Sixty indigenous families in Colombia are selling handicrafts in the capital, Bogotá, to cater to an influx of fans attending the ongoing youth soccer World Cup tournament as part of a United Nations-backed initiative to alleviate poverty.
The initiative resulted from a UN Development Programme (UNDP) partnership with Bogotá City Hall, the Colombian Government and the Indigenous Council Mesa Indígena, a civil organization of forcibly displaced indigenous peoples living in Bogotá, according to a press release issued today by UNDP.
The indigenous peoples from 19 ethnic groups have been living in extreme poverty in Bogotá after being displaced from their ancestral lands by armed conflict.
Many were trained in sales and marketing techniques in recent months, enabling them to better market their handicrafts in hotels and malls in Bogotá during the FIFA Under-20 World Cup, held in several cities across Colombia between 29 July and 20 August.
The World Cup has brought an estimated 20,000 to 30,000 foreign tourists to Colombia and they are expected to spend some $100 million in the country, according to the Government.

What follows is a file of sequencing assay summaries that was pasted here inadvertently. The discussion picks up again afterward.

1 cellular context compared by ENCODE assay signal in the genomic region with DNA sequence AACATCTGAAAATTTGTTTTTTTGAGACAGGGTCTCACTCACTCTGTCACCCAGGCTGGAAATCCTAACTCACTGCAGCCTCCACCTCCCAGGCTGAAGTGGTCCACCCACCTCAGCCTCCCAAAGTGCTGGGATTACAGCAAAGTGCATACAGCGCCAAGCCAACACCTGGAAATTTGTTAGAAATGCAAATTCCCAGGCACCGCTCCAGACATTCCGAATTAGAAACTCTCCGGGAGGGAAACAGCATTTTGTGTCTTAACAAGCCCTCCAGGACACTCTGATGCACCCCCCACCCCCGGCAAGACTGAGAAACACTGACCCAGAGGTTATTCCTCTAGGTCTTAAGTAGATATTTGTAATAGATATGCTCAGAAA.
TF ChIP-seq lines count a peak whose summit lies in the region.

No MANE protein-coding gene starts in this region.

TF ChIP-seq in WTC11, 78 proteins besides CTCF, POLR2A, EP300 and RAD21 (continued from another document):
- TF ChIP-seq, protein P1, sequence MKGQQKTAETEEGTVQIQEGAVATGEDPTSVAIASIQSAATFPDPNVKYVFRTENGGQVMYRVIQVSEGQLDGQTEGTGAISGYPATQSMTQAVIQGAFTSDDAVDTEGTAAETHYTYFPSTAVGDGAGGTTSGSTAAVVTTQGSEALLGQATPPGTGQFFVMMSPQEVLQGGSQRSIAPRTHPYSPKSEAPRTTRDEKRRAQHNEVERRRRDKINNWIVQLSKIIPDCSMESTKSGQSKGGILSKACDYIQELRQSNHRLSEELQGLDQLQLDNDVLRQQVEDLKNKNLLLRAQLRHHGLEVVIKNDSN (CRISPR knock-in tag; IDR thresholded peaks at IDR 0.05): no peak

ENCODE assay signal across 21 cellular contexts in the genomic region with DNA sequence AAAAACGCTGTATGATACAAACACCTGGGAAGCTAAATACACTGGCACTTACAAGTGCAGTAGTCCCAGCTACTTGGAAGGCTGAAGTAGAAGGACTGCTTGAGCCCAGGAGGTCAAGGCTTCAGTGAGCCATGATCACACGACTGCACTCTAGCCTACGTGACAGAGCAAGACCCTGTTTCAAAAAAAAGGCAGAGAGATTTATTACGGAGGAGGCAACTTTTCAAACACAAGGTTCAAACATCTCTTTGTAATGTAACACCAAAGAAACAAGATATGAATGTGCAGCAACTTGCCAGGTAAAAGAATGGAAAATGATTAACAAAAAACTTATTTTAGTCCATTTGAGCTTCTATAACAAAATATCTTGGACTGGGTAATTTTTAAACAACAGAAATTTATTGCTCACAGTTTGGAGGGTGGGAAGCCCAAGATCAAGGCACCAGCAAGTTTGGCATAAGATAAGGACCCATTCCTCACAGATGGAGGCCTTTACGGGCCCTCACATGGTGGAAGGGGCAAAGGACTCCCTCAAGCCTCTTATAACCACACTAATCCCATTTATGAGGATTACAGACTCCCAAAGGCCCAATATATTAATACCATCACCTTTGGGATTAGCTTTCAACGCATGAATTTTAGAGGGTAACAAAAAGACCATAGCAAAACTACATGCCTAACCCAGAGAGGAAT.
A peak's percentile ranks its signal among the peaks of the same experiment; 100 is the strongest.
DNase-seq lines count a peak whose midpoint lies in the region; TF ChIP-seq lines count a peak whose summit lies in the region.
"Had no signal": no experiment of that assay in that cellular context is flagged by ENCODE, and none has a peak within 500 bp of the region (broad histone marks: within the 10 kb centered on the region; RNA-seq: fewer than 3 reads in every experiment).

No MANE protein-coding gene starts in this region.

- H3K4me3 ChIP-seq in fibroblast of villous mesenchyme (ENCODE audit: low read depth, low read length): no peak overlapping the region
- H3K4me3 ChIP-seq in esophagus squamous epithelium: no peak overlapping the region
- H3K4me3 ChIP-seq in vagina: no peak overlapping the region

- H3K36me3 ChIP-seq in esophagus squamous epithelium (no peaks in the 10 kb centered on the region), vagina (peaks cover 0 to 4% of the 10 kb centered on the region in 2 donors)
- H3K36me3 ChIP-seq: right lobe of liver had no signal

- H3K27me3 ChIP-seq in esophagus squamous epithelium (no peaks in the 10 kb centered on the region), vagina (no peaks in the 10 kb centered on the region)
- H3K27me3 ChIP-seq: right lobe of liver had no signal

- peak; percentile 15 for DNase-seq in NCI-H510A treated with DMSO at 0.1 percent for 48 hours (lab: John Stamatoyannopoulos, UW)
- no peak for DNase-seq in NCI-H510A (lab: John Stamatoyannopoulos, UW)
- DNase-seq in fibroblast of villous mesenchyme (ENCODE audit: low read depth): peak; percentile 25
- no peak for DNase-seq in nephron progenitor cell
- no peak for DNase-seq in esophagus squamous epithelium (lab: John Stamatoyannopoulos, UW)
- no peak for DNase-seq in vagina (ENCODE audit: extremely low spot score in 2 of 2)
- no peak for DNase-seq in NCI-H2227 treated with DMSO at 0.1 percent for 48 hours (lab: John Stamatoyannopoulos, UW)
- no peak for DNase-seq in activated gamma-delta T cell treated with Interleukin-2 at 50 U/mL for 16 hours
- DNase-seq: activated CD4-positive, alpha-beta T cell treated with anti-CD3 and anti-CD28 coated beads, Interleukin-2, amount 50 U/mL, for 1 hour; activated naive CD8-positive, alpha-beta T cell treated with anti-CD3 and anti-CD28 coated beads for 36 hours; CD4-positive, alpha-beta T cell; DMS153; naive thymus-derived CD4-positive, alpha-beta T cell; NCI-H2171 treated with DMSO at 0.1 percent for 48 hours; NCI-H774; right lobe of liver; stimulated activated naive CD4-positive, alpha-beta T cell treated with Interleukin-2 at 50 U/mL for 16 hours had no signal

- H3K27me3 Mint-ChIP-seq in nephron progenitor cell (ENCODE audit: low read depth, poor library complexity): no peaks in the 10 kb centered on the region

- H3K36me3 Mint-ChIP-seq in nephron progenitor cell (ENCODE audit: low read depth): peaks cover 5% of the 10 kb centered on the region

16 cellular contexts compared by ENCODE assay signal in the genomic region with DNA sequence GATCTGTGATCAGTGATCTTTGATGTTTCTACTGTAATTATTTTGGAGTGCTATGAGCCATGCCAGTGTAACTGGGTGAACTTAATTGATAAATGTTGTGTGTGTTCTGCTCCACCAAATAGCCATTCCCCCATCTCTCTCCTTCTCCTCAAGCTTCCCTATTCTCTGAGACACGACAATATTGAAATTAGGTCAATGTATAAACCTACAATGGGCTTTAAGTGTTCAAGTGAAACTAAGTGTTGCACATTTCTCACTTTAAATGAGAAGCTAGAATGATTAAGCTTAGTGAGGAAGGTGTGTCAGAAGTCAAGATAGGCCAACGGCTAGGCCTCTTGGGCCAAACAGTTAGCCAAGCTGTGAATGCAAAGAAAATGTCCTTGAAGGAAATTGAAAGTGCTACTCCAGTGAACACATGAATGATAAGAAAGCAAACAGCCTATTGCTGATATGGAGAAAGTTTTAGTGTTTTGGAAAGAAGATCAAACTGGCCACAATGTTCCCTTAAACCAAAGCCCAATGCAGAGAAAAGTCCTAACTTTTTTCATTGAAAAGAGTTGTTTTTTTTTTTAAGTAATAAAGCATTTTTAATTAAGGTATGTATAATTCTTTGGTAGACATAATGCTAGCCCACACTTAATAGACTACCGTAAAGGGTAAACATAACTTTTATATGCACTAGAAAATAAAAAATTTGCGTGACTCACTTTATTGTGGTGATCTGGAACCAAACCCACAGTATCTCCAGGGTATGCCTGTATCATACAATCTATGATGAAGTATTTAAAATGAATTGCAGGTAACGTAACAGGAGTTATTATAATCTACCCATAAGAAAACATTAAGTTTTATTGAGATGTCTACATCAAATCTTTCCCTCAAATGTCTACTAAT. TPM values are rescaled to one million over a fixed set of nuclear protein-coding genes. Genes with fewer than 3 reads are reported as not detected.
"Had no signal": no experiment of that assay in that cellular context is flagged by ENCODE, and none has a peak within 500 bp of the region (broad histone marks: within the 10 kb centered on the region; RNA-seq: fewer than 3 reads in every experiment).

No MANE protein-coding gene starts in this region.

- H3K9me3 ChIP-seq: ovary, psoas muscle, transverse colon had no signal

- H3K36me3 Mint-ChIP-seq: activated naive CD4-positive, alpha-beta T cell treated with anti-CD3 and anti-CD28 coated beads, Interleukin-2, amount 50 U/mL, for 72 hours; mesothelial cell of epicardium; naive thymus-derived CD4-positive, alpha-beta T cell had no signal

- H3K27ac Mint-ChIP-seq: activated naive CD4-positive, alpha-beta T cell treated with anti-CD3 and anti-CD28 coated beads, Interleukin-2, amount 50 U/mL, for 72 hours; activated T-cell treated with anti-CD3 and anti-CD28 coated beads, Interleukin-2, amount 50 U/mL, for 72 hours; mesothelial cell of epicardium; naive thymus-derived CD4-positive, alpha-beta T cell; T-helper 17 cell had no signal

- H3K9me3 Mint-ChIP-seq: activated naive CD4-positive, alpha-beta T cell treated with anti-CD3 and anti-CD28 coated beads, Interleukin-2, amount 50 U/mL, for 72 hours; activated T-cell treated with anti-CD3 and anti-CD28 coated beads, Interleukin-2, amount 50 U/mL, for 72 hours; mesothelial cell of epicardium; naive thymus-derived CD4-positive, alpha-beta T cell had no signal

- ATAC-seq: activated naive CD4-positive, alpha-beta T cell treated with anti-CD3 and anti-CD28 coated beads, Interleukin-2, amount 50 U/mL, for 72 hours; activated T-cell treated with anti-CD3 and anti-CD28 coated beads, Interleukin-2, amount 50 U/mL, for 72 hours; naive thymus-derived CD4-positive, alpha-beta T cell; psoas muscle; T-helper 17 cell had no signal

“We are taking advantage of the influx of tourists to boost market entry opportunities for indigenous peoples within the private sector’s inclusive business and corporate social responsibility initiatives,” said Xavier Hernandez, an official with UNDP’s poverty reduction and sustainable development programme.
The sale also coincides with the International Day of the World’s Indigenous Peoples, which is being marked globally today.
Hotels and malls in Bogotá will continue selling indigenous crafts a couple of months after the World Cup as part of UNDP’s Inclusive Economic Development Project. Businesses are also supporting the initiative by buying the materials required to make handicrafts, promoting products in shop windows and providing transport and food.
Evelio Rodríguez Martínez, a member of the indigenous Kankuamo people and leader of 19 communities, said the initiative will enable them to earn an income in a dignified way, working with their hands and using the knowledge passed on between generations.